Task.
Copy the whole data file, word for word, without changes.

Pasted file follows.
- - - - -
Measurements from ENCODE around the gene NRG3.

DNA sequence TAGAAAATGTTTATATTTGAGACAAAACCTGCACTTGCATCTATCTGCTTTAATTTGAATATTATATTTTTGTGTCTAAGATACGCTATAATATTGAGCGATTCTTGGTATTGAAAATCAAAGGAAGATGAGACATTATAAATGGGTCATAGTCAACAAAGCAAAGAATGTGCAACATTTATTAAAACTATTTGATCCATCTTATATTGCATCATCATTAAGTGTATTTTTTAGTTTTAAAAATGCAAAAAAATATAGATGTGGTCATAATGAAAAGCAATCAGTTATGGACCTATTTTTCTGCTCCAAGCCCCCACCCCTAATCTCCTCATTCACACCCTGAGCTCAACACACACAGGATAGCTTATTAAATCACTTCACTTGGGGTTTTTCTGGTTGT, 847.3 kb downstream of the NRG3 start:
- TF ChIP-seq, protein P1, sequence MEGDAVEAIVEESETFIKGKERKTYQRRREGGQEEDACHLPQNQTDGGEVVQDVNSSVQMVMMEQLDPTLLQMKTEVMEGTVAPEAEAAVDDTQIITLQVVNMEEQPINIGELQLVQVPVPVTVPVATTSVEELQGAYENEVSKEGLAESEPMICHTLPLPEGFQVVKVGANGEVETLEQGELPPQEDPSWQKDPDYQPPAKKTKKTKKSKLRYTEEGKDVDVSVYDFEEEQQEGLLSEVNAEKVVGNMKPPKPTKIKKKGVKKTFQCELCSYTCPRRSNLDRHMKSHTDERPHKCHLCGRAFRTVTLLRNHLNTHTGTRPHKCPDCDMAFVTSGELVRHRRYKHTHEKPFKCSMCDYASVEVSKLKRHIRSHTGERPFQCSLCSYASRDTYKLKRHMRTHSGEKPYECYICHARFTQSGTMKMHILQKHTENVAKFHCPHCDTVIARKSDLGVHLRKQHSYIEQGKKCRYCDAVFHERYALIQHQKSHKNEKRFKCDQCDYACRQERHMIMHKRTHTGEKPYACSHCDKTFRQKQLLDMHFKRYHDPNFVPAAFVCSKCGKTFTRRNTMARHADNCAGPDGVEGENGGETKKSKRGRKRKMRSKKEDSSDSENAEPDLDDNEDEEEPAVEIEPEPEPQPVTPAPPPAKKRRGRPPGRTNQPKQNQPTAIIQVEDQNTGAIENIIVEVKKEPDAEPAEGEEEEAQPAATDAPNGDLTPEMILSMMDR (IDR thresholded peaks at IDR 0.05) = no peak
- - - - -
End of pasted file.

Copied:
Measurements from ENCODE around the gene NRG3.

DNA sequence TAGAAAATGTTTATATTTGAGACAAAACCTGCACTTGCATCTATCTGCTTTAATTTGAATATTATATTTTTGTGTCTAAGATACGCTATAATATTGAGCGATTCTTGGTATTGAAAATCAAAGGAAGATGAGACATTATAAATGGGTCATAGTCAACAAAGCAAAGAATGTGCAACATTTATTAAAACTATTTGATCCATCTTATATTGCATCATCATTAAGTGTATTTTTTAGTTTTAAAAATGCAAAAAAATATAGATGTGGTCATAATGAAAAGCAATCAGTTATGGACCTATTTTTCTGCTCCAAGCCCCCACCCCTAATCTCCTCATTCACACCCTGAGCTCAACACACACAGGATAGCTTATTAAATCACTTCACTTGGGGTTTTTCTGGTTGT, 847.3 kb downstream of the NRG3 start:
- TF ChIP-seq, protein P1, sequence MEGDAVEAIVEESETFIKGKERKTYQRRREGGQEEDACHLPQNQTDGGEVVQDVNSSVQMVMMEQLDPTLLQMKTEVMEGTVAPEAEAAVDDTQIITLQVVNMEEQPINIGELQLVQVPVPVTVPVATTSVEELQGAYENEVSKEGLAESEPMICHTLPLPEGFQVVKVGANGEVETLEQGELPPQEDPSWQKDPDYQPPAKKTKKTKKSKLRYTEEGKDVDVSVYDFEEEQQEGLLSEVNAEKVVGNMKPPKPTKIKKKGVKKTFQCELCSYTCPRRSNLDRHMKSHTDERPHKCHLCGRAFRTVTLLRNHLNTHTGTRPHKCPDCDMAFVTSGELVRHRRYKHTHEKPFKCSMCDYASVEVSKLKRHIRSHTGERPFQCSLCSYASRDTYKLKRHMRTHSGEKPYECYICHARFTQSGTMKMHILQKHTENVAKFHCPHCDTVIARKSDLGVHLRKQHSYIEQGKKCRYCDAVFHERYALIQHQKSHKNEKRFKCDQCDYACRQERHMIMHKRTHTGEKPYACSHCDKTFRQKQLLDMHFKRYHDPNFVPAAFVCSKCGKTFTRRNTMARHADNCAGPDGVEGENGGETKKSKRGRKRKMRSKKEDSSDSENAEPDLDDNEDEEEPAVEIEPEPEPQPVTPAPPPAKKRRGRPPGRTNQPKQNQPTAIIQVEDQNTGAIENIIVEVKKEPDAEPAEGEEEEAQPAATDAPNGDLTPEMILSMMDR (IDR thresholded peaks at IDR 0.05) = no peak